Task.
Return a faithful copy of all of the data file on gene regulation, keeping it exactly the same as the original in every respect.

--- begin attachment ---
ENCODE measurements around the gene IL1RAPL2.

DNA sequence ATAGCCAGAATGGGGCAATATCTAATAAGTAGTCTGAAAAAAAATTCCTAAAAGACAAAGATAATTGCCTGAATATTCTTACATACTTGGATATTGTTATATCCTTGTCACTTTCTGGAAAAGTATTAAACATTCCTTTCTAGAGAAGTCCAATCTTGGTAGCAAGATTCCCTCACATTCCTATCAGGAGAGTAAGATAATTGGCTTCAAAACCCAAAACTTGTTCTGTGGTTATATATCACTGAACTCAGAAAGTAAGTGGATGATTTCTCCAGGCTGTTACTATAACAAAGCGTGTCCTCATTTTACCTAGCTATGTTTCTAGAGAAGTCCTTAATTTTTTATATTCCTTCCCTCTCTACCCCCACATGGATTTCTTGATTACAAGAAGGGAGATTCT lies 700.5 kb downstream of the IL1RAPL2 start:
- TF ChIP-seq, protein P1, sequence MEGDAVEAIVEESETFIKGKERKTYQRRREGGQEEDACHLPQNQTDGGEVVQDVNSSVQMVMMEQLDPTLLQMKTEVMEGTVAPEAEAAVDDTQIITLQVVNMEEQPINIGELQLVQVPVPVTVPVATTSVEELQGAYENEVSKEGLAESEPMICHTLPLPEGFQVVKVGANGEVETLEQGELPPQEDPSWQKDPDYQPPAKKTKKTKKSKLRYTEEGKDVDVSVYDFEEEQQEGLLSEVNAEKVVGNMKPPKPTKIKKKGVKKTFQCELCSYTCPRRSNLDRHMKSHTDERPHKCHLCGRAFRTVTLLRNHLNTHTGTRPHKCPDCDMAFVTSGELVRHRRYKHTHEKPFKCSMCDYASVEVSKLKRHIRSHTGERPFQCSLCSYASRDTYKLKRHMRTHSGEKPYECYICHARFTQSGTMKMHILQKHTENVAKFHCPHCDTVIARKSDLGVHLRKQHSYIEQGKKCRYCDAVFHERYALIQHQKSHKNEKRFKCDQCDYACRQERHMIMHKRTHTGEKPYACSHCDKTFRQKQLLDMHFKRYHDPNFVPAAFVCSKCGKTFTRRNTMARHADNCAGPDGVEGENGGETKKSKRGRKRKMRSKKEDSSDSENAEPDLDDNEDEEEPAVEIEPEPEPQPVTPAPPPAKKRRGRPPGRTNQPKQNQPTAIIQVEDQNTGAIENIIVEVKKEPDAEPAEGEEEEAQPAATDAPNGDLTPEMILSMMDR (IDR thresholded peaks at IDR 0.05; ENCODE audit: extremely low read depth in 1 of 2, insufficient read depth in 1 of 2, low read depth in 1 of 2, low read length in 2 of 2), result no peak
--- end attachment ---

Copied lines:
ENCODE measurements around the gene IL1RAPL2.

DNA sequence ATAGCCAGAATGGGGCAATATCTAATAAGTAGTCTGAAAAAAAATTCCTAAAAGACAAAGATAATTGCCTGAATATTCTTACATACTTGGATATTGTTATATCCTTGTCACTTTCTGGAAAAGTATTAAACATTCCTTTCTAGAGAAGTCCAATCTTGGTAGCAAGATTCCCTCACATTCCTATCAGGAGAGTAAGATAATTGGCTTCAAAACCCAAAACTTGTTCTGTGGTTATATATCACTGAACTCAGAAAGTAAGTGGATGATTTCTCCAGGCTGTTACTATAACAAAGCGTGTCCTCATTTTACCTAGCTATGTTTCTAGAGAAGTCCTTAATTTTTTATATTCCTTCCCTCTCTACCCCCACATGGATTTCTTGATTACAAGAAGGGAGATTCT lies 700.5 kb downstream of the IL1RAPL2 start:
- TF ChIP-seq, protein P1, sequence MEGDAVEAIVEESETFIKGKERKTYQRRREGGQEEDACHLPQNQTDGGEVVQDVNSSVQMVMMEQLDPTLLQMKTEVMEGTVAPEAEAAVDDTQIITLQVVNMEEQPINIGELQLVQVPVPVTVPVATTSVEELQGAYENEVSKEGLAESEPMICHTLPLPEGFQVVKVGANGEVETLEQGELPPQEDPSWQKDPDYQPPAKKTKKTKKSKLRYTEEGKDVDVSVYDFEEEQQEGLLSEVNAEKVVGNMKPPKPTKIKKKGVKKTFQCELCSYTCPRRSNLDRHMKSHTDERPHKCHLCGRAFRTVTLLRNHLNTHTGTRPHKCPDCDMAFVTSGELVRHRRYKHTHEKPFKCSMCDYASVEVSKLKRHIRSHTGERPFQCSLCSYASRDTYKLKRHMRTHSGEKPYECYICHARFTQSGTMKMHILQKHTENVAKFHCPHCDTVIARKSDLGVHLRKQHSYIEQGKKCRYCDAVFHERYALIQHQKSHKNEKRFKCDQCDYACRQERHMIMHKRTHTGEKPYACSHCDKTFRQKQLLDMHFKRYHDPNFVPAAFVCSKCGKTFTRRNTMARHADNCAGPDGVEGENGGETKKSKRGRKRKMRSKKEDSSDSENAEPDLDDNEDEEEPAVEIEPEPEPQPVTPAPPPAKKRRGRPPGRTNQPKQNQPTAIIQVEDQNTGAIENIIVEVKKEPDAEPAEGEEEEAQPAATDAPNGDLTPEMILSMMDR (IDR thresholded peaks at IDR 0.05; ENCODE audit: extremely low read depth in 1 of 2, insufficient read depth in 1 of 2, low read depth in 1 of 2, low read length in 2 of 2), result no peak